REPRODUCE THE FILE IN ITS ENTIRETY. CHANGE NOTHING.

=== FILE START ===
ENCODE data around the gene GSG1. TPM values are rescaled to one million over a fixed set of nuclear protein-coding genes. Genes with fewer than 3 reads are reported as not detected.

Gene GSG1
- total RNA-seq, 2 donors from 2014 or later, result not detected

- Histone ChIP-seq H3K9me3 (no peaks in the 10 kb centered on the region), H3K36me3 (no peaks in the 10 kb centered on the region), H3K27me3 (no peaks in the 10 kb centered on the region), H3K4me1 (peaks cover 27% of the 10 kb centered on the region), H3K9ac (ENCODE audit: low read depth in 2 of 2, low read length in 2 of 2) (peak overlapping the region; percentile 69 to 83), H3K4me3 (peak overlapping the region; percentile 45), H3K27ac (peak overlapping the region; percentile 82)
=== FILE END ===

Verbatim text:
ENCODE data around the gene GSG1. TPM values are rescaled to one million over a fixed set of nuclear protein-coding genes. Genes with fewer than 3 reads are reported as not detected.

Gene GSG1
- total RNA-seq, 2 donors from 2014 or later, result not detected

- Histone ChIP-seq H3K9me3 (no peaks in the 10 kb centered on the region), H3K36me3 (no peaks in the 10 kb centered on the region), H3K27me3 (no peaks in the 10 kb centered on the region), H3K4me1 (peaks cover 27% of the 10 kb centered on the region), H3K9ac (ENCODE audit: low read depth in 2 of 2, low read length in 2 of 2) (peak overlapping the region; percentile 69 to 83), H3K4me3 (peak overlapping the region; percentile 45), H3K27ac (peak overlapping the region; percentile 82)